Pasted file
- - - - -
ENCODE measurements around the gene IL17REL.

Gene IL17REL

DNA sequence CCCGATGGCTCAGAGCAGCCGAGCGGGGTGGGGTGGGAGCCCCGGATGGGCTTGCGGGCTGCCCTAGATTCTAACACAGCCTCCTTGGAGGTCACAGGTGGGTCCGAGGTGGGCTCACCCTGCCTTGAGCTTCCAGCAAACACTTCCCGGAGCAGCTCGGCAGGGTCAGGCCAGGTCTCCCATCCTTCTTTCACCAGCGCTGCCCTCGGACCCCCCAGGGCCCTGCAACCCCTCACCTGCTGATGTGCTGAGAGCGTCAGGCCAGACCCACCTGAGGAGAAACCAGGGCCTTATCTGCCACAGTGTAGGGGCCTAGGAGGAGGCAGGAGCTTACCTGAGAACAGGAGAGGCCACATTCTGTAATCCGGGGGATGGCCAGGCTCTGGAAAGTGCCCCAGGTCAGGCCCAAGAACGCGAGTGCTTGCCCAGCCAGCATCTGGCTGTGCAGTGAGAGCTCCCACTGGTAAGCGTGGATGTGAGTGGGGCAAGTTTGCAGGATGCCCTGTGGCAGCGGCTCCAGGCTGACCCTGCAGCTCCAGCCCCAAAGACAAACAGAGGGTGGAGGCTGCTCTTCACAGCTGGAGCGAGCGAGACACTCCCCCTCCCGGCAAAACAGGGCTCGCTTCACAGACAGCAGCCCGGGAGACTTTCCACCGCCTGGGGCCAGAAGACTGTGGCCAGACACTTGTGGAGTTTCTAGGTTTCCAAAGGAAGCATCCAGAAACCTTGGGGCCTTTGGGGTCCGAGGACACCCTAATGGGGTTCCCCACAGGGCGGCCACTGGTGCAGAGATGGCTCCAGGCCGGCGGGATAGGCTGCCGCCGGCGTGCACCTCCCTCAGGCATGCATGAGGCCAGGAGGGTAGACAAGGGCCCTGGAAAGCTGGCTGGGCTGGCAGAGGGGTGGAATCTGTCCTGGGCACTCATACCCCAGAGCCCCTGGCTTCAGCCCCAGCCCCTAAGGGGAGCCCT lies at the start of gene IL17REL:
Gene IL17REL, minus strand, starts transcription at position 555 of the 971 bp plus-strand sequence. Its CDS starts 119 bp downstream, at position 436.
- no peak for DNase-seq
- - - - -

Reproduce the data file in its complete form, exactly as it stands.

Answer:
ENCODE measurements around the gene IL17REL.

Gene IL17REL

DNA sequence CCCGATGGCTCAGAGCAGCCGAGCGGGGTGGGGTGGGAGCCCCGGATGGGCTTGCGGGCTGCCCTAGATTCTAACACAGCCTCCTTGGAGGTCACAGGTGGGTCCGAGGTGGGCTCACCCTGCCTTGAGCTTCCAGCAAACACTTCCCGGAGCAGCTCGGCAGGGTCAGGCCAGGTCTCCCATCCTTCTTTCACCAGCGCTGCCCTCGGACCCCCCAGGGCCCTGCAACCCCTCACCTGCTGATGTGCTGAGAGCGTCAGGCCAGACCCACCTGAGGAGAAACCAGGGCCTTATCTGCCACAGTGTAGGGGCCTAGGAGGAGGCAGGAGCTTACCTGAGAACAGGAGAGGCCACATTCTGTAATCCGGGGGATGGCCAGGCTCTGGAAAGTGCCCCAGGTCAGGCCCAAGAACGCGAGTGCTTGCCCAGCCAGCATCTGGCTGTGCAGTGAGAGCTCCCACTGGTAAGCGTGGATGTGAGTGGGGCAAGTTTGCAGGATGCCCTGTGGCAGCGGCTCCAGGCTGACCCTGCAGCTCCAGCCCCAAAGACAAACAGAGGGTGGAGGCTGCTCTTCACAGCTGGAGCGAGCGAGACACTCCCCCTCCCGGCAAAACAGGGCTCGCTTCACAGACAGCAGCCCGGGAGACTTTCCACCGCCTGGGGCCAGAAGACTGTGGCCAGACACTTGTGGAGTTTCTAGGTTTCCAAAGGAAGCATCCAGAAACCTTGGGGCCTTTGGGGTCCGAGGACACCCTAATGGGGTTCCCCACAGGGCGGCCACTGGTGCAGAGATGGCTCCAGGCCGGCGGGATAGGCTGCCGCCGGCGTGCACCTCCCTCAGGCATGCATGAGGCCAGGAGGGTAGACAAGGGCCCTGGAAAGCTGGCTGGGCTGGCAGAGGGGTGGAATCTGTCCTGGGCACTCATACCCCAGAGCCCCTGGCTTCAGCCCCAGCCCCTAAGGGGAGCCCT lies at the start of gene IL17REL:
Gene IL17REL, minus strand, starts transcription at position 555 of the 971 bp plus-strand sequence. Its CDS starts 119 bp downstream, at position 436.
- no peak for DNase-seq